In her new book, Mackenzie Phillips writes about forgiving her father --and herself -- for their years-long incestuous relationship

By Char Adams
February 09, 2017 08:44 AM

In the decades following her long-term incestuous relationship with her father, Mackenzie Phillips struggled with forgiving him –and herself.

In her first book, High on Arrival, Phillips revealed that she and her father, The Mamas & the Papas singer John Phillips, had an incestuous relationship for 10 years after he raped her at age 19.

In her new book, Hopeful Healing: Essays on Managing Recovery and Surviving Addiction, the 57-year-old writes openly about the abuse and the years-long struggle to forgive her father, who died in 2001.

Yvonne Hemsey/Getty

“Do I think that my father held me in his arms when I was a baby and thought, ‘I’m going to abuse my daughter some day?’ No,” Phillips writes. “I think that a toxic combination of chance and circumstance and drugs and alcohol morphed into something dark and ugly.”

“I don’t hate him,” she said in a 2009 interview with Oprah Winfrey. “I understand that he was a very tortured man, and he sort of passed that torture down to me.”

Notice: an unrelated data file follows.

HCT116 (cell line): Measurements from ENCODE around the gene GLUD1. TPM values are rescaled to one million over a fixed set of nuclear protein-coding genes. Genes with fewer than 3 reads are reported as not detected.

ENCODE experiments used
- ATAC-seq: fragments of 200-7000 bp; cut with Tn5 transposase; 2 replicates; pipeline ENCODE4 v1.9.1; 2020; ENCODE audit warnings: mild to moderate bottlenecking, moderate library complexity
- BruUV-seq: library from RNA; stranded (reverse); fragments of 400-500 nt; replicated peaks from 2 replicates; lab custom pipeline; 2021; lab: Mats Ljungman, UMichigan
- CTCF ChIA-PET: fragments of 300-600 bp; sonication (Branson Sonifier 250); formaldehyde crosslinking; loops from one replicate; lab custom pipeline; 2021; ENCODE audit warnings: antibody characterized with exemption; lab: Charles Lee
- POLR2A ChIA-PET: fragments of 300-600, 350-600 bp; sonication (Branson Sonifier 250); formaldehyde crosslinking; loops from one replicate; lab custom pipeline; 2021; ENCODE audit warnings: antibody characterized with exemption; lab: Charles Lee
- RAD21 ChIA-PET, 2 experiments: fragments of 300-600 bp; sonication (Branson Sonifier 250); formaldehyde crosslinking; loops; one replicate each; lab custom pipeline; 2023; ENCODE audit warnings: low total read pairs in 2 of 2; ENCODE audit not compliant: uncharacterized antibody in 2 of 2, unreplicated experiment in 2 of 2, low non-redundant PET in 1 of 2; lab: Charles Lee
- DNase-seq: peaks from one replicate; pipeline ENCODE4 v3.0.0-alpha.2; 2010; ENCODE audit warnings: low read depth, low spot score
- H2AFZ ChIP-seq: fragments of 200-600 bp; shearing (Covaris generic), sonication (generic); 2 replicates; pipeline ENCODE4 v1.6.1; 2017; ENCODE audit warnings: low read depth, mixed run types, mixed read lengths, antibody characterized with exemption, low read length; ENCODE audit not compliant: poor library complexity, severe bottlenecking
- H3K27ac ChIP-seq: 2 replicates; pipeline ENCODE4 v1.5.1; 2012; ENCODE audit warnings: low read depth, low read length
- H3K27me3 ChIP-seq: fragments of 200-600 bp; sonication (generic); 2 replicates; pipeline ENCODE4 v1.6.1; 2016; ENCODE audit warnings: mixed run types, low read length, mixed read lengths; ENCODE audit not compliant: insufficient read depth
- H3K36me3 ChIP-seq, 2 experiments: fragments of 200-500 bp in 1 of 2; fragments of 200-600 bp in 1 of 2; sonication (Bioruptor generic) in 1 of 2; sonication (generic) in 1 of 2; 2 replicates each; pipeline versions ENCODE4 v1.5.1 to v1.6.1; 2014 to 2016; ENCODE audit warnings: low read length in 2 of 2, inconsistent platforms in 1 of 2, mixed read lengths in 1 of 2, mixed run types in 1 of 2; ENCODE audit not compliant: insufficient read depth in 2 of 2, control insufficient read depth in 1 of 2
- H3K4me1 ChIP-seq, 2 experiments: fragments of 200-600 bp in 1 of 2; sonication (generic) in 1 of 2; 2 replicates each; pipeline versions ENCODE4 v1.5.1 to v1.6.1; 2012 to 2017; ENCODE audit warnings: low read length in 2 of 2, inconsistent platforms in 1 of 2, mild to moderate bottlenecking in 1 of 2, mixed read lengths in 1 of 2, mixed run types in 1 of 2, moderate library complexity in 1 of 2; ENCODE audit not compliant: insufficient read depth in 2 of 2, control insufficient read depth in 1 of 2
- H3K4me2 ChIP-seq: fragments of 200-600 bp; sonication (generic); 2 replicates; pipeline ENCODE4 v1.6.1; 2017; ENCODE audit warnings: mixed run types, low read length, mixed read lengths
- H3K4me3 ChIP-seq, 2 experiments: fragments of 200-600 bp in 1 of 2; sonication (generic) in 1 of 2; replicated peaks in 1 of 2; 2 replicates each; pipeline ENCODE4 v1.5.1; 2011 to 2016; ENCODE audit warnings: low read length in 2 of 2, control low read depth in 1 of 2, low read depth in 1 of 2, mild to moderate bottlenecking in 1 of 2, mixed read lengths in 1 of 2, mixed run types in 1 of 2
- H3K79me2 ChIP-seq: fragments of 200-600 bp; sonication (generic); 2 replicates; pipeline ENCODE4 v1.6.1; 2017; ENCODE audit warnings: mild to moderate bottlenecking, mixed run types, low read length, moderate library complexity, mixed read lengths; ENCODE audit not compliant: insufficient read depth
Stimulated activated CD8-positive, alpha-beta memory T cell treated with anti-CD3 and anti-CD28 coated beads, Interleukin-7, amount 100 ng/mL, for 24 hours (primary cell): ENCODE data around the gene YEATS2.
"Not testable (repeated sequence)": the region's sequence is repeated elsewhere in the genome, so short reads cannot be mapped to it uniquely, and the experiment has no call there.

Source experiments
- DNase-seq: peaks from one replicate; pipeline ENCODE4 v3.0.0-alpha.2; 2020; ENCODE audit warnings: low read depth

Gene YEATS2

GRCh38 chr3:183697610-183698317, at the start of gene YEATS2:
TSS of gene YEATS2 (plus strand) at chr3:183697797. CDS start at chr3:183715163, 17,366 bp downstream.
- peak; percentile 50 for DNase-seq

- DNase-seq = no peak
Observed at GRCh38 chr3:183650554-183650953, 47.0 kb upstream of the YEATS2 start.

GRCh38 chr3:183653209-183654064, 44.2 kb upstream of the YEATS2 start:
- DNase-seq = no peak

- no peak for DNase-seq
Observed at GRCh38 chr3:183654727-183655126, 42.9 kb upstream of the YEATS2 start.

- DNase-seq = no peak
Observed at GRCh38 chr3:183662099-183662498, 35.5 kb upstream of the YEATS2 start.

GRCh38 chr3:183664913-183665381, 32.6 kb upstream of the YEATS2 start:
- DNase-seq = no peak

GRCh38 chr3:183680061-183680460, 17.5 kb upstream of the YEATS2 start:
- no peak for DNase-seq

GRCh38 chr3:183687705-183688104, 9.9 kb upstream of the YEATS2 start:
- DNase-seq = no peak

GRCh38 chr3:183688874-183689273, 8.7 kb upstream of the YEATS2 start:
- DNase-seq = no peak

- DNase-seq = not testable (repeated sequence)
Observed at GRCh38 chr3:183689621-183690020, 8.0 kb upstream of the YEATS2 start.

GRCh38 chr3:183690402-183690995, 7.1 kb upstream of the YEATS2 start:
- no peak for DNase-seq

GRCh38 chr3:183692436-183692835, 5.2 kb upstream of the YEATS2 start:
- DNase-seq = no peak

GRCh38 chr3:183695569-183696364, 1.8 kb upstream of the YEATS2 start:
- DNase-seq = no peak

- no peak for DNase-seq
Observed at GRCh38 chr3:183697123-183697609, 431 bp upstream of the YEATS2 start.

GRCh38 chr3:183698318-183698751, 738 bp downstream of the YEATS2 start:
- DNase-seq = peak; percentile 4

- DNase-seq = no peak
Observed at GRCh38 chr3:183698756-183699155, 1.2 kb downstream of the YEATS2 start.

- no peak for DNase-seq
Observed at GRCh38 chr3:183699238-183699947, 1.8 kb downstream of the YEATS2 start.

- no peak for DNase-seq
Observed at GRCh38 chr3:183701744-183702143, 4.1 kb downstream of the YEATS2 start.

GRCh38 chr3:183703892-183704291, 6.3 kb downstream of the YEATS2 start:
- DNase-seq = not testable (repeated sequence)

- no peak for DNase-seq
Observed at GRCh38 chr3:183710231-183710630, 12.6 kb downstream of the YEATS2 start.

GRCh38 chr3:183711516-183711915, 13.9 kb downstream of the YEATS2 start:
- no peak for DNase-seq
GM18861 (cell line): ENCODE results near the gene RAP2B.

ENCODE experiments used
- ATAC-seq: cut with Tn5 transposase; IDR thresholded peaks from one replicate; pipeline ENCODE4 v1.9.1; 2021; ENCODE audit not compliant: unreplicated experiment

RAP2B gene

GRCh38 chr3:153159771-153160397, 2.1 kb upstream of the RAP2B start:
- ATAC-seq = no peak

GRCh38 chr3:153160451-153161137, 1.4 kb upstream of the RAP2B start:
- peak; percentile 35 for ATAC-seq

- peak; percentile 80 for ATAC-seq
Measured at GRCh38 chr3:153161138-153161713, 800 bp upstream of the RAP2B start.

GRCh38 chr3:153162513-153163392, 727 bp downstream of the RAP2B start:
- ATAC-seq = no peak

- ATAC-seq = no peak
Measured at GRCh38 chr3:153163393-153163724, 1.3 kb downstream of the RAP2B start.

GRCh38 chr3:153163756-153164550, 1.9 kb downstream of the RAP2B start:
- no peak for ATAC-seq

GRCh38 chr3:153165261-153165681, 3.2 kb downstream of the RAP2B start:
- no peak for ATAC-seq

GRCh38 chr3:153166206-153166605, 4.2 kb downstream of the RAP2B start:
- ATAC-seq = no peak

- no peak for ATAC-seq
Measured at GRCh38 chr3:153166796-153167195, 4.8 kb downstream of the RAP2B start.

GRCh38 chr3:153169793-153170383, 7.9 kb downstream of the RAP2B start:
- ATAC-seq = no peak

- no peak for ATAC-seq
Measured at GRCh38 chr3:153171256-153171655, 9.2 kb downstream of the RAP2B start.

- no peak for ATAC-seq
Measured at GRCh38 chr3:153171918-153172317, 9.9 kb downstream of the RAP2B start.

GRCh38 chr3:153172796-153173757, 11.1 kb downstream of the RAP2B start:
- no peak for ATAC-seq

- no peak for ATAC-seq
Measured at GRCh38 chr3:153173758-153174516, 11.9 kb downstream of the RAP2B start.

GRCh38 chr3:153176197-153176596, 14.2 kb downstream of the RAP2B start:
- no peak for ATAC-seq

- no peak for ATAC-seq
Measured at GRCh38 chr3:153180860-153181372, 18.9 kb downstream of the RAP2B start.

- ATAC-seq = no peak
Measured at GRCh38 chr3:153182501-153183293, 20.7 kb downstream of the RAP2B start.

Mackenzie Phillips (left) and Shane Barakan
John Shearer/WireImage

Now, Phillips writes, she tries to focus on the present.

“I don’t let my past define me,” she told PEOPLE last July. “Even though I experienced my share of trauma and a very public meltdown, I can hold my head high because my recovery is the best thing I’ve ever done, aside from being a mom.”

This is a powerful statement for Phillips, who was once a drug addict. In Hopeful Healing she admits that she used cocaine while pregnant with her son, Shane Barakan, who is now 30 years old.

“Should I apologize to Shane every day for shooting coke while I was pregnant? No. Is that appropriate? Absolutely not. Does he know about it? Yes,” she writes in the book. “So how do I deal with that? I just do better. That’s all anyone can do: just do better.”

Phillips is now a drug rehab counselor at Breathe Life Healing Center.

“I’ve changed my life and think it’s important for people to see you can recover,” said Phillips. “Shame is an illusion.”

Hopeful Healing: Essays on Managing Recovery and Surviving Addiction is available now.